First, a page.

Brooks (brooksmoses) wrote,

An impressive disclaimer.

So, out of vague curiousity, I decided to look at the latest stock spam that showed up in my inbox. The author apparently decided it needed a bit of a disclaimer, and gave it this remarkable gem:

The strongest disclaimer I've ever seen. (Well, excerpts therefrom.)
Information within this email contains "forward-looking statements" within the meaning of Section 27A of the Securities Act of 1933 and Section 21B of the Securities Exchange Act of 1934. ... The publisher of this newsletter does not represent that the information contained in this message states all material facts or does not omit a material fact necessary to make the statements therein not misleading. ... The publisher of this newsletter advises all readers and subscribers to seek advice from a registered professional securities representative before deciding to trade in stocks featured within this email. ... Many of these companies are on the verge of bankruptcy. You can lose all your money by investing in this stock. We urge you to read the company's SEC filings now, before you invest.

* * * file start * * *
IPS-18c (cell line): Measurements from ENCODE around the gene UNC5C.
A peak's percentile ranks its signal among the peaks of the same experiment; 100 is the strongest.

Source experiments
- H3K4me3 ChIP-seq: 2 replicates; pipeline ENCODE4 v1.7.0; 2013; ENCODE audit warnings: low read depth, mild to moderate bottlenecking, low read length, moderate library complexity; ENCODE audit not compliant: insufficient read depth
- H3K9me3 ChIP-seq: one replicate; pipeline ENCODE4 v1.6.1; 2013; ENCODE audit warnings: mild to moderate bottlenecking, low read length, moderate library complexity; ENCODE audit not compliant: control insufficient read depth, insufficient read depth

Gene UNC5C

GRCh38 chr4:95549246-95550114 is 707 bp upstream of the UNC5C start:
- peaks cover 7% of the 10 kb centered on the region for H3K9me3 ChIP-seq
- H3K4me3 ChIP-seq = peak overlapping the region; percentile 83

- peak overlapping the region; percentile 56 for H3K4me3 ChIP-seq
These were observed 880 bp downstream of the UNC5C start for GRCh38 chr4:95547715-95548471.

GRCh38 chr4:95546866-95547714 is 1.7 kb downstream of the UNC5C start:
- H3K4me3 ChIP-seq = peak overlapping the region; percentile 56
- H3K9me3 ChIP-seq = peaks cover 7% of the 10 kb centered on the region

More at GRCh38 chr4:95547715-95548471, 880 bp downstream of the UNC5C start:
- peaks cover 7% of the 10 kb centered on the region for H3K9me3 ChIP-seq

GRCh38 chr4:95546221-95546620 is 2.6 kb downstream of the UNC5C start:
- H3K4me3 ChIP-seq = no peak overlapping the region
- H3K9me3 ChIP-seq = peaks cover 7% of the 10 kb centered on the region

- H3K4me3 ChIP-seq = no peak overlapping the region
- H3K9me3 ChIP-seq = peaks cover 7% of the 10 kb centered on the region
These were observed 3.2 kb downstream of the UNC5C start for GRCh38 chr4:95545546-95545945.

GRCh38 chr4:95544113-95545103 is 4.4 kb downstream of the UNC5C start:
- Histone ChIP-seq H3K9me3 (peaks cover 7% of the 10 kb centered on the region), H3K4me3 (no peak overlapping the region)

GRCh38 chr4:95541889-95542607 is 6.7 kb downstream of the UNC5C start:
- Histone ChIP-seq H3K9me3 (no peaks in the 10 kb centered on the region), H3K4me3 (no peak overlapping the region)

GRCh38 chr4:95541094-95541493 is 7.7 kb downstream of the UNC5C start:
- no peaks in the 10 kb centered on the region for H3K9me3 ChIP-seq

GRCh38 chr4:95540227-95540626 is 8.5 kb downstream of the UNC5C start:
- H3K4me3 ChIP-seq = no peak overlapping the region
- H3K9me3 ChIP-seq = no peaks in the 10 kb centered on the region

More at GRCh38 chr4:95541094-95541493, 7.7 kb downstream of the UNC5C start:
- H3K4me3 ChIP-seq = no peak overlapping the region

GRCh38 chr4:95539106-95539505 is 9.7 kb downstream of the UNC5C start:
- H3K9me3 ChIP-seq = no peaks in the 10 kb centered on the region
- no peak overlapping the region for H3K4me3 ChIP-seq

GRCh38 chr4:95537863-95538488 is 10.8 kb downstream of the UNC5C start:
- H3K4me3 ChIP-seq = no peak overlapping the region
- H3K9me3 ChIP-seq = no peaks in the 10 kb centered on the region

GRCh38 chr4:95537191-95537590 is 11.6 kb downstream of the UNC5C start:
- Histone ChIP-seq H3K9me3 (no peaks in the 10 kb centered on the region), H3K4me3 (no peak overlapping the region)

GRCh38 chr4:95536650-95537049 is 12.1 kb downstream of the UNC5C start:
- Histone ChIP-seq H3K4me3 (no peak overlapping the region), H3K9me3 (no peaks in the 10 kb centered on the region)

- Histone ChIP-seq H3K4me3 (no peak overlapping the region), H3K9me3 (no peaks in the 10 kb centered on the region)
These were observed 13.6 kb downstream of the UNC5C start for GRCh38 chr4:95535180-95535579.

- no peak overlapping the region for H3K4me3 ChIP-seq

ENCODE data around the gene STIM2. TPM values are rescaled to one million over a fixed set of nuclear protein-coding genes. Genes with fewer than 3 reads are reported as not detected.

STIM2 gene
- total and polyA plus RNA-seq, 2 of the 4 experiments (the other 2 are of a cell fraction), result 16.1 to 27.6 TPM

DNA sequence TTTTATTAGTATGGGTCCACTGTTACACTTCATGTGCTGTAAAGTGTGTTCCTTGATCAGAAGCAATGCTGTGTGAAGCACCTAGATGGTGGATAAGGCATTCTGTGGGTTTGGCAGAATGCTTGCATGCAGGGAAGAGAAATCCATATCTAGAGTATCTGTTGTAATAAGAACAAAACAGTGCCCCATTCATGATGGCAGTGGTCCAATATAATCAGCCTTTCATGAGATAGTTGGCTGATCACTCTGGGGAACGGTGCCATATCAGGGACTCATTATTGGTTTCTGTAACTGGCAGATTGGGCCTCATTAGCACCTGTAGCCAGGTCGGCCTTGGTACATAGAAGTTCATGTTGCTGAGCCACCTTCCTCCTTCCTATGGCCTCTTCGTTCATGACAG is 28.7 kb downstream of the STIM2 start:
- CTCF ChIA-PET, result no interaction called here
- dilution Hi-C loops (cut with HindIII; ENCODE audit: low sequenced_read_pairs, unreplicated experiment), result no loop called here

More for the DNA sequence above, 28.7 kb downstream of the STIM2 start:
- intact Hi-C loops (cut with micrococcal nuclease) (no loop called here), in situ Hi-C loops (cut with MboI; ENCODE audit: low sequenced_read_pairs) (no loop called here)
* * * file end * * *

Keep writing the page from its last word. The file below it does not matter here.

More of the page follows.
The publisher of this newsletter is contracted to receive six hundred thousand gratis trading shares from a third party, not an officer, director or affiliate shareholder for the circulation of this report. Be aware of an inherent conflict of interest resulting from such compensation due to the fact that this is a paid advertisement and is not without bias. The party that paid us has a position in the stock they will sell at any time without notice. This could have a negative impact on the price of the stock, causing you to lose money.

It's almost enough to make one wonder whether the spammers were contracted to make the price of the stock go up or go down! Or is this seriously what the lawyers are saying needs to go on this sort of junk these days?


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